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June 4.

The Memphis Bulletin of to-day, contains the following: “Persons having slaves at home, whose services can be dispensed with for the next ten or fifteen days, would do a great kindness to the volunteers at Randolph, by sending negro men to that point. The volunteers should be drilled, and the fortifications, on which they have labored so long and faithfully, should be finished by negroes.”

A man named Fletcher, living in Columbia township, Randolph County, Ark., divulged last week a plot to the citizens which he had discovered among the negroes in that vicinity. The plot contemplated the murder of several citizens who they supposed had money, and then making their way to the free States. An investigation led to the development of the fact that certain negroes had proposed to give Fletcher $20 each to take them to a free State, announcing that their plan contemplated the murder of citizens, the possession of their means, and their final escape to the North. The negroes implicated by Fletcher, twenty in number, were arrested. A white man named Percifield, found guilty of being an instigator in the affair, was hung, as was also Fletcher, who was connected with Percifield.--Memphis Avalanche (Tenn.), June 5.

Elias Howe, Jr., of New York, the sewing machine millionaire, presented each field and staff officer of the Massachusetts Fifth Regiment, at the seat of war, with a stallion fully equipped for service.--N. Y. Express.

The Tenth Regiment N. Y. Volunteers, National Zouaves, Colonel McChesney, left their encampment at Sandy Hook for Fortress Monroe. Previous to their departure they paraded through the city of New York, where they received a flag.--N. Y. Sun, June 5.

The Savannah Republican of to-day has the following: “Notice to the Press.--We are requested by the military authorities of the Confederate States to urge upon our brethren of the press throughout the South the importance of abstaining from all specific allusions to the movement of troops. The very wisest plans of the Government may be thwarted by an untimely or otherwise injudicious exposure.”

A directly opposite policy appears to prevail at the North. Not only is every movement of the Federal troops heralded abroad with lightning speed for the “sensation press,” but it would seem as if the news-gatherers have access to the records of the Departments, so as to enable them to proclaim in advance every plan and purpose of the Government, whether great or small.--National Intelligencer, June 13.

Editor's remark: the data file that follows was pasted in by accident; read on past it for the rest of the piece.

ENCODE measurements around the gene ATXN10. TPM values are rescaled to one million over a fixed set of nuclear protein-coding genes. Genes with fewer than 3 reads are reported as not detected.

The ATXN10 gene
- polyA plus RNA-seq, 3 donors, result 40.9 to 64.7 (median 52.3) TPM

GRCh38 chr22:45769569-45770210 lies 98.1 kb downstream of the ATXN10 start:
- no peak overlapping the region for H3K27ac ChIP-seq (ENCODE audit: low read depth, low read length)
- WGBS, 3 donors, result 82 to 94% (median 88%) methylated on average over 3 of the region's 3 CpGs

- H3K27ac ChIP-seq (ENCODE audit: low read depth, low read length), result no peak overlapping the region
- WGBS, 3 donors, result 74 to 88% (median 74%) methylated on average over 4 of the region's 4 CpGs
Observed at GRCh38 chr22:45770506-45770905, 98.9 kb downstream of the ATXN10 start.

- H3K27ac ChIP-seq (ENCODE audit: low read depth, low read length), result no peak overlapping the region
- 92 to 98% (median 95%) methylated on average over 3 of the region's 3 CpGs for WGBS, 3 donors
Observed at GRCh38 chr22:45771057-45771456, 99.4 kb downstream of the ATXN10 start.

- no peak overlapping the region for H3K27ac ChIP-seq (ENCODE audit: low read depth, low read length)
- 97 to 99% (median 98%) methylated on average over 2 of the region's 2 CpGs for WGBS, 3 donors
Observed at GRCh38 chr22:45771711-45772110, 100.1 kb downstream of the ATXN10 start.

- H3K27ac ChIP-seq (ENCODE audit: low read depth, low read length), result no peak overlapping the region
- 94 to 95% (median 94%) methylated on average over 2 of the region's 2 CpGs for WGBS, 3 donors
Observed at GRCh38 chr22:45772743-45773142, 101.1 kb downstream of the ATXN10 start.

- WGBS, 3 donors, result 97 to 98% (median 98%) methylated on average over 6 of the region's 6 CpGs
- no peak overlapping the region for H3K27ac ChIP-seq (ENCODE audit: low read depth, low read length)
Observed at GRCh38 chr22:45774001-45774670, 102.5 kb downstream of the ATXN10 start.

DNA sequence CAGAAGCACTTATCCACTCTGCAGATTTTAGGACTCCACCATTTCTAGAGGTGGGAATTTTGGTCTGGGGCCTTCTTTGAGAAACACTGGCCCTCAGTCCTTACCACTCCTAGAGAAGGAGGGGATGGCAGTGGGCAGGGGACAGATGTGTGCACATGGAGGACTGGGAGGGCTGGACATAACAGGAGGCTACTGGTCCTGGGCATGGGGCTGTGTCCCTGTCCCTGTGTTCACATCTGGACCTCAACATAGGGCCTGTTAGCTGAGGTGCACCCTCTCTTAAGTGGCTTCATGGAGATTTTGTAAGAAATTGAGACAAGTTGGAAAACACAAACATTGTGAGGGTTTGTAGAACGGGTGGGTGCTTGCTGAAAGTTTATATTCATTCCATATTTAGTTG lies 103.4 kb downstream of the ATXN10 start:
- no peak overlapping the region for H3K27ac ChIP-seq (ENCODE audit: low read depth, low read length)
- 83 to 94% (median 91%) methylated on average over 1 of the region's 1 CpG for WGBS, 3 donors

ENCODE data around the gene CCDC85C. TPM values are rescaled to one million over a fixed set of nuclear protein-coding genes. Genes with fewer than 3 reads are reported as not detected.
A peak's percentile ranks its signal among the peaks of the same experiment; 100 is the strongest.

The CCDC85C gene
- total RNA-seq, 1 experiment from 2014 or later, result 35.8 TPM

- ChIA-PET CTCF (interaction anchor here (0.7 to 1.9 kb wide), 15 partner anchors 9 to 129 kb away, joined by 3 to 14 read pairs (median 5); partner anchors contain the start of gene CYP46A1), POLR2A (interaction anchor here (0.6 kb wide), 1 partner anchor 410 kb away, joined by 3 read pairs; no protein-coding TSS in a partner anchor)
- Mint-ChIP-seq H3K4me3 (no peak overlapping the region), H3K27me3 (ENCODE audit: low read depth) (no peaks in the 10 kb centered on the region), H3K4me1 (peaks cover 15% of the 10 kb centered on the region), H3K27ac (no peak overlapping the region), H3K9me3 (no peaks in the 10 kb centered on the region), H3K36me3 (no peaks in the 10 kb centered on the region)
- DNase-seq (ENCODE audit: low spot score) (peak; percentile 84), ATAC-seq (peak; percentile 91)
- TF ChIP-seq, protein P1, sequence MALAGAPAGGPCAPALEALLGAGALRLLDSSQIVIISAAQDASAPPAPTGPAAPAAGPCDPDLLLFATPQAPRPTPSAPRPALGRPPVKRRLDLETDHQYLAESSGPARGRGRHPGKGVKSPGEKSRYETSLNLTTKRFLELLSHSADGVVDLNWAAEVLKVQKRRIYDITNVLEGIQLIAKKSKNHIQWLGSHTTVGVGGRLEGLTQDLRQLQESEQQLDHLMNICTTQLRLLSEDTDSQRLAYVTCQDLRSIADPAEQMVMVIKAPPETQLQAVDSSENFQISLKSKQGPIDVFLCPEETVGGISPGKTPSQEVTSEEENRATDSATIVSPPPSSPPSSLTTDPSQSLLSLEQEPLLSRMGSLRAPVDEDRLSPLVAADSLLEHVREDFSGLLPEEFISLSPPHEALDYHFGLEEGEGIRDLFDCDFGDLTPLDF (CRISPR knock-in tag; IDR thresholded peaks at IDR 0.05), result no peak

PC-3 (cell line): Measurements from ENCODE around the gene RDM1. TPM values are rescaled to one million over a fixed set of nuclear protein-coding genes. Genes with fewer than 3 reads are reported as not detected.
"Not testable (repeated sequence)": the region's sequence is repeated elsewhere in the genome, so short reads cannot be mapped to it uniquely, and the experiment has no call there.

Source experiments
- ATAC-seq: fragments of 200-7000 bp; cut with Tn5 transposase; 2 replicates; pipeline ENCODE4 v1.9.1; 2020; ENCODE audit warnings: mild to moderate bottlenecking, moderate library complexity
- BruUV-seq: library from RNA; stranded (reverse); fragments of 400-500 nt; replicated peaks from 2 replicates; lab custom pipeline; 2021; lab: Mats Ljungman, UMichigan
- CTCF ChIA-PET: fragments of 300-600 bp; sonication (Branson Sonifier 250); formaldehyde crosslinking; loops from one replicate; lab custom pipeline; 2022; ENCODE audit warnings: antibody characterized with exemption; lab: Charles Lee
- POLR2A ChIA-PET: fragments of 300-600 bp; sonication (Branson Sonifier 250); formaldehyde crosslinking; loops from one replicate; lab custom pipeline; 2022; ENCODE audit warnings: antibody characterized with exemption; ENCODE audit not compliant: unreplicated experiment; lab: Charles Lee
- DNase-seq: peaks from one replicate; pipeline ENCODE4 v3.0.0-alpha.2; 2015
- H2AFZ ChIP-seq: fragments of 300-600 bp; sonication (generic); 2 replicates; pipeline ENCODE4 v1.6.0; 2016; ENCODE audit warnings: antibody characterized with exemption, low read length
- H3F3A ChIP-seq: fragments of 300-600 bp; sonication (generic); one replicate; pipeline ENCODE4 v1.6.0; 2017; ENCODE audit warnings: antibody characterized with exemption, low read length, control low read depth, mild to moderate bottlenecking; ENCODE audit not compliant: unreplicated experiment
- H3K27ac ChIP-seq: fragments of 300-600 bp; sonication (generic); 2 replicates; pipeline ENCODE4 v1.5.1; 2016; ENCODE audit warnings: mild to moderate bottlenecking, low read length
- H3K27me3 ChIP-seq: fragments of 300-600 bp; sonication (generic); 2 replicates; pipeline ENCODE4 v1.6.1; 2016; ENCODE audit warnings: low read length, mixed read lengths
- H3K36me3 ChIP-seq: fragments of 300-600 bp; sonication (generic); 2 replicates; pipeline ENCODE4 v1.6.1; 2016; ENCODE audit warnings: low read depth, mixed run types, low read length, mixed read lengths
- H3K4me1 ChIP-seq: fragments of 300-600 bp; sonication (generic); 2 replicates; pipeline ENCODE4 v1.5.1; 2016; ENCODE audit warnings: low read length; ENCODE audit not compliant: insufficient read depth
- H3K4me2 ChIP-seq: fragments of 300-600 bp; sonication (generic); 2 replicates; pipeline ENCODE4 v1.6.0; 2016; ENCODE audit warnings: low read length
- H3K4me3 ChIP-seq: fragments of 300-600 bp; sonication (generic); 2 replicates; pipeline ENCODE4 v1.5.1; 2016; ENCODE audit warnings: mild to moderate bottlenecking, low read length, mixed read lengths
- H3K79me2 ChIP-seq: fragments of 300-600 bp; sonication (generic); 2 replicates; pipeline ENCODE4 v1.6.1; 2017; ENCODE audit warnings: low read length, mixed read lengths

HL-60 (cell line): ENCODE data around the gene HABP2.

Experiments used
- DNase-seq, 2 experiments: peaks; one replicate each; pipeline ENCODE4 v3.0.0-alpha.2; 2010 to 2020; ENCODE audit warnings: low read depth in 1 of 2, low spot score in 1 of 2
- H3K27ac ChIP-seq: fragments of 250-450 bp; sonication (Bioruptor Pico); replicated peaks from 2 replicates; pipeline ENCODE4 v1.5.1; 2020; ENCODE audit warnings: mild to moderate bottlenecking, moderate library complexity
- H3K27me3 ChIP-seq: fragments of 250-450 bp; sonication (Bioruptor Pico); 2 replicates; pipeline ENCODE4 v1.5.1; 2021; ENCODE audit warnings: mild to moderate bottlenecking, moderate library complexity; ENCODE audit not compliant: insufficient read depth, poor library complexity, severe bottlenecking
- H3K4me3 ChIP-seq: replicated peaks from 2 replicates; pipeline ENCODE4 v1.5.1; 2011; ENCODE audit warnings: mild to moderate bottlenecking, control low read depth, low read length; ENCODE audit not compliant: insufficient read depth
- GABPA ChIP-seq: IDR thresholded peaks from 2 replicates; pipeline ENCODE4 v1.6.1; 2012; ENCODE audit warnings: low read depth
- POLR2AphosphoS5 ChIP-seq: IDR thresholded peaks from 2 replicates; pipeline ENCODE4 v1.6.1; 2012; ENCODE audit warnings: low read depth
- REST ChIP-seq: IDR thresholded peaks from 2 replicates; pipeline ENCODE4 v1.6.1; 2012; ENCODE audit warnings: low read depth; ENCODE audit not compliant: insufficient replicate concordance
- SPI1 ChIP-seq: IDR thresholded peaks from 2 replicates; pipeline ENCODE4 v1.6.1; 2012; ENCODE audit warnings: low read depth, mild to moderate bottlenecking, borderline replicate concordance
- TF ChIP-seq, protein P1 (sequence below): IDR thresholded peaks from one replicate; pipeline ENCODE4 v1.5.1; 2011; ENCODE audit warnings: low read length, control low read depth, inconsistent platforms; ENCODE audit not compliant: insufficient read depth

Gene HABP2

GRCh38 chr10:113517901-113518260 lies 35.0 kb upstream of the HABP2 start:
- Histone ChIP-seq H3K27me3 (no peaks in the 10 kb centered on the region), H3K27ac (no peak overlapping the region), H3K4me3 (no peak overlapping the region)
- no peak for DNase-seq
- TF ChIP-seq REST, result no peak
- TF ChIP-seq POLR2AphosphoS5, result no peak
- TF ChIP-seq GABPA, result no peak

Noah L. Farnham, late Lieutenant-Colonel of the Regiment of Fire Zouaves of New York, was appointed Colonel of that Regiment, in place of the late Colonel Ellsworth.--N. Y. World, June 5.

Judge Taney's written opinion in the habeas corpus case of Merriman, was published in the Washington National Intelligencer of this date. It is simply a protest against the suspension of the writ by the President of the United States. The Judge argues that Congress alone has the legal authority to suspend this privilege, and that the President cannot “in any emergency, or in any state of things,” authorize its suspension.

Ten Regiments of foot, with Doubleday's, Dodge's, and Seymour's batteries of flying artillery and five hundred dragoons, were in camp around Chambersburg, Pa.--Thirty-two men arrived at Williamsport, Md., from Berkley Co., Va., whence they had fled to avoid impressment into the rebel army.--A new Collector was appointed for Louisville, Kentucky, with orders to prohibit the shipment South of provisions, via that port.--N. Y. Herald, June 5.

A proclamation dated Fort Smith, Arkansas, and signed “W. F. Rector, Asst. Adjutant-General,” says, “the authority of the United States has ceased upon this frontier.” --(Doc. 232.)

The Natchez (Miss.) Courier of this day has the following: “A wise and salutary law was passed by the Confederate Congress, before its adjournment, prohibiting, during the existence of the blockade of any of the Southern ports by the United States Government, the exportation of any raw cotton or cotton yarn except through the seaports of the Confederate States. The penalty for a violation of the law is the forfeiture of the cotton or yarn so attempted [93] to be exported, as also fine or imprisonment for the person violating it. Every steamboat or railroad car, used with the consent of the person owning or in charge of it for the purpose of violating the act, is also forfeited. This law completely blocks the Lincoln scheme. The Administration's idea was, that if Southern ports were blockaded, the cotton would go by inland routes to Northern seaports for exportation. Great Britain and France will now have to go without cotton, or else raise the Lincqln blockade.” --(See Doc. p. 292.)

Major-General Price (rebel) of Missouri, issued a proclamation “to prevent all misunderstanding of his opinions and intentions,” and expressed the desire “that the people of Missouri should exercise the right to choose their own position” in the contest.--(Doc. 233.)

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